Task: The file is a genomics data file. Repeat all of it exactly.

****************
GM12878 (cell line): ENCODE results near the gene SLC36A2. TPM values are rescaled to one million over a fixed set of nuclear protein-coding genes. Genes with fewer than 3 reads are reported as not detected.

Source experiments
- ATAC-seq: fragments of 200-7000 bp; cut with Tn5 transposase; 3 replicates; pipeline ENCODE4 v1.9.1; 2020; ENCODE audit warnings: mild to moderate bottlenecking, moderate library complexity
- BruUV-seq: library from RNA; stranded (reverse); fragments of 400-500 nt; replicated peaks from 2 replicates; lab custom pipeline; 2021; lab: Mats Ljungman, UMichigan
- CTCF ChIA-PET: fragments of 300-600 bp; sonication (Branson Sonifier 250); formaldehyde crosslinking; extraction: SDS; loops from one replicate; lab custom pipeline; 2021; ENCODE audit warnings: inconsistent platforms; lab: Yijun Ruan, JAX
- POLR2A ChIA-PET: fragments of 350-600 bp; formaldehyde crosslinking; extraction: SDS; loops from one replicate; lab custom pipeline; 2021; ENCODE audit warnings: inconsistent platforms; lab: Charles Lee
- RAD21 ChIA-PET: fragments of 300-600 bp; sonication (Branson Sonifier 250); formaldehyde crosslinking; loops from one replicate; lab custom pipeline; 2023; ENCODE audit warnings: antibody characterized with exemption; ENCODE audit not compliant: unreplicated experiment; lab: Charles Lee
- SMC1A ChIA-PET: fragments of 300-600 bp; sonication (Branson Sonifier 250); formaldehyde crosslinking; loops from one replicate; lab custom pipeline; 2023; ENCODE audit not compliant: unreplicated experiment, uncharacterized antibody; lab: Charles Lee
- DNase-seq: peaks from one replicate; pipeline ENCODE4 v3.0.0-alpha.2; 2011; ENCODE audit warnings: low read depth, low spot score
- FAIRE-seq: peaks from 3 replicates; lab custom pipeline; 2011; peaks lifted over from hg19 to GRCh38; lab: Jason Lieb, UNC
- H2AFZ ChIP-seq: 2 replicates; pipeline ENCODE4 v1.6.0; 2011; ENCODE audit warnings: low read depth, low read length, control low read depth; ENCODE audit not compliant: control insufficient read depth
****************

GM12878 (cell line): ENCODE results near the gene SLC36A2. TPM values are rescaled to one million over a fixed set of nuclear protein-coding genes. Genes with fewer than 3 reads are reported as not detected.

Source experiments
- ATAC-seq: fragments of 200-7000 bp; cut with Tn5 transposase; 3 replicates; pipeline ENCODE4 v1.9.1; 2020; ENCODE audit warnings: mild to moderate bottlenecking, moderate library complexity
- BruUV-seq: library from RNA; stranded (reverse); fragments of 400-500 nt; replicated peaks from 2 replicates; lab custom pipeline; 2021; lab: Mats Ljungman, UMichigan
- CTCF ChIA-PET: fragments of 300-600 bp; sonication (Branson Sonifier 250); formaldehyde crosslinking; extraction: SDS; loops from one replicate; lab custom pipeline; 2021; ENCODE audit warnings: inconsistent platforms; lab: Yijun Ruan, JAX
- POLR2A ChIA-PET: fragments of 350-600 bp; formaldehyde crosslinking; extraction: SDS; loops from one replicate; lab custom pipeline; 2021; ENCODE audit warnings: inconsistent platforms; lab: Charles Lee
- RAD21 ChIA-PET: fragments of 300-600 bp; sonication (Branson Sonifier 250); formaldehyde crosslinking; loops from one replicate; lab custom pipeline; 2023; ENCODE audit warnings: antibody characterized with exemption; ENCODE audit not compliant: unreplicated experiment; lab: Charles Lee
- SMC1A ChIA-PET: fragments of 300-600 bp; sonication (Branson Sonifier 250); formaldehyde crosslinking; loops from one replicate; lab custom pipeline; 2023; ENCODE audit not compliant: unreplicated experiment, uncharacterized antibody; lab: Charles Lee
- DNase-seq: peaks from one replicate; pipeline ENCODE4 v3.0.0-alpha.2; 2011; ENCODE audit warnings: low read depth, low spot score
- FAIRE-seq: peaks from 3 replicates; lab custom pipeline; 2011; peaks lifted over from hg19 to GRCh38; lab: Jason Lieb, UNC
- H2AFZ ChIP-seq: 2 replicates; pipeline ENCODE4 v1.6.0; 2011; ENCODE audit warnings: low read depth, low read length, control low read depth; ENCODE audit not compliant: control insufficient read depth